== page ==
‘Through Savage Europe’ (1907) is the title of the Harry De Windt book on his endeavors in the Balkans at the dawn of the 20th century. This one day symposium, to be held on the 7th of May (2016) at Cardiff University, will bring together a broad range of issues pertaining to scholarly involvement with the past of South-eastern Europe, and its societies. The plurality of approaches to various material records, cultural heritage and the centuries of social change in the wider region will be at the core of discussions. Nowhere is the lack of a unified approach to these issues more obvious than across the dynamic landscapes of the Balkan Peninsula. We hope to facilitate a debate both about how people in Southeast Europe envisage themselves, and also how Western Europe perceives and interprets this. Does a juxtaposition exist, or is the Southeast on its way to Westernization?
The symposium will accommodate a variety of papers from several aspects of History, Ethnomusicology, Archaeology and Cultural Heritage politics. The keynote will be delivered by Professor James Whitley from the School of History, Archaeology and Religion, Cardiff University.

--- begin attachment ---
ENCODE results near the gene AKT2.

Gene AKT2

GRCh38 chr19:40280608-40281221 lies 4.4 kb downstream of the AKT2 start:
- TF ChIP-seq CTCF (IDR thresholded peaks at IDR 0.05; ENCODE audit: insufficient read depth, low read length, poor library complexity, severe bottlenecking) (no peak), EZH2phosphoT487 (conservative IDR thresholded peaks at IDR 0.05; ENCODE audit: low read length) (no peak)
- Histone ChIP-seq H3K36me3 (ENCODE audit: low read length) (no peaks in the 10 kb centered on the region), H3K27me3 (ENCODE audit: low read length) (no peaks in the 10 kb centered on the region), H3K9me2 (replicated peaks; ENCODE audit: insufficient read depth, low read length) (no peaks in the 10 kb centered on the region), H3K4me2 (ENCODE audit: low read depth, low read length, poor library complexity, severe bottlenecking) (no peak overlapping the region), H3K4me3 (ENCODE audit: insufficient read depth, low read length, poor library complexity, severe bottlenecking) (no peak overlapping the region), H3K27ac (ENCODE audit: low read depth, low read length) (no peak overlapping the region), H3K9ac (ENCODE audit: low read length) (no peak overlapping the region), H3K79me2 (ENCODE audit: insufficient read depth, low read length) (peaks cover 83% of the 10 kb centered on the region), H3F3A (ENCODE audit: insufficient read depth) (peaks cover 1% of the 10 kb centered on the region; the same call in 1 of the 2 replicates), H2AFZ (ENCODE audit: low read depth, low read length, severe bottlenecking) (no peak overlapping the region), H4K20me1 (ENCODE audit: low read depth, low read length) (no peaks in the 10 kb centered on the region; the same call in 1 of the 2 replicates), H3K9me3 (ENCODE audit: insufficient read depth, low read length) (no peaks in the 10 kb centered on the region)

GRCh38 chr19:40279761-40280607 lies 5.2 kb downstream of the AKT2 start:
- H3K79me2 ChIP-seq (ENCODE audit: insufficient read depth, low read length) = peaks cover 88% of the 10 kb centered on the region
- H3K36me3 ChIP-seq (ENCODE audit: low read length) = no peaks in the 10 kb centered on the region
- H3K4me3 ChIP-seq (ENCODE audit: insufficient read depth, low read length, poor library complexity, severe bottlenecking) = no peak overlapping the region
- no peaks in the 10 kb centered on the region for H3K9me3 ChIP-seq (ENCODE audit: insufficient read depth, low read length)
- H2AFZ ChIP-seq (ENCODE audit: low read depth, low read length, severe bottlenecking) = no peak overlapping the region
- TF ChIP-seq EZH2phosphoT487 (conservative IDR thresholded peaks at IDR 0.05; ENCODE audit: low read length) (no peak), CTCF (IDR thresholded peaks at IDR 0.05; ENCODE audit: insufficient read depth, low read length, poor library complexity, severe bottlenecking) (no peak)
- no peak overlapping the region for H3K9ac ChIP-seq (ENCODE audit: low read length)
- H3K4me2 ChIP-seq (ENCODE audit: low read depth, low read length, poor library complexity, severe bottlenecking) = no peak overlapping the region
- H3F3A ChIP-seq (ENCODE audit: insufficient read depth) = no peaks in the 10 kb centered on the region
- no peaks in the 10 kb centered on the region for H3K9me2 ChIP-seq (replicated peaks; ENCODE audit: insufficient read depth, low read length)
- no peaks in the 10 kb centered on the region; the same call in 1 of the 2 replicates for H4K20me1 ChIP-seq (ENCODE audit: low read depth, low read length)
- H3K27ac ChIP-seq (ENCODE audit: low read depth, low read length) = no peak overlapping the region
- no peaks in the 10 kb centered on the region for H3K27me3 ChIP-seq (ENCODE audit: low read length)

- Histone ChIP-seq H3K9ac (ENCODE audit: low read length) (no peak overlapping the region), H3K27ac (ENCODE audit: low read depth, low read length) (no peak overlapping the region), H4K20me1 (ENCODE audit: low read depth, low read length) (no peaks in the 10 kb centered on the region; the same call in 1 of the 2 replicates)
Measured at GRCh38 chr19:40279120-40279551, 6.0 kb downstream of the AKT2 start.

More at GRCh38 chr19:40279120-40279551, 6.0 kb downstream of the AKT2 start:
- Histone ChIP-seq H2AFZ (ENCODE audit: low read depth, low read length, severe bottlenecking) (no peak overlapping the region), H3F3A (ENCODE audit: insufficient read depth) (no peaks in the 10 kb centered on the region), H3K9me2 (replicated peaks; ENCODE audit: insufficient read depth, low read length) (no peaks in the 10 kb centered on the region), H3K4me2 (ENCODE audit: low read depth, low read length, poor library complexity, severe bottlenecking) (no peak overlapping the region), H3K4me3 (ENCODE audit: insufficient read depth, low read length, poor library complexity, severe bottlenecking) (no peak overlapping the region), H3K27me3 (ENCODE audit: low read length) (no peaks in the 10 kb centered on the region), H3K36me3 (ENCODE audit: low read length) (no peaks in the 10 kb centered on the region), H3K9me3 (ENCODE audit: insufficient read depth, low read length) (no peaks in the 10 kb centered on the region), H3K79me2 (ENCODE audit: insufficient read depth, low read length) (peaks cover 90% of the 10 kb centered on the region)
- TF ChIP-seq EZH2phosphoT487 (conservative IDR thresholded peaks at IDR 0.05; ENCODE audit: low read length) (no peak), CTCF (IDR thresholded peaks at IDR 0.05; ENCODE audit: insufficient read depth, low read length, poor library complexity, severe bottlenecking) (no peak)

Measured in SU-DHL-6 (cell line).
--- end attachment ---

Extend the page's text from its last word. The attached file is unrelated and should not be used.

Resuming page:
James Whitley is a Professor of Mediterranean Archaeology and has a long record of experience in working with the past of South-Eastern Europe. His main research interest is the art and archaeology of the Mediterranean world during the Early Iron Age and Archaic periods. Crete and its vibrant research history and archaeological record have formed a fascinating landscape for Professor Whitley’s many successful investigations. As a Director of the British School at Athens between 2002 – 2007 and as a long-term researcher of past Mediterranean societies, James Whitley presents a figure with remarkable knowledge and experience of the dichotomy in views, dealt with at our symposium.
The symposium supported by the Cardiff University Graduate College funding for interdisciplinary activities.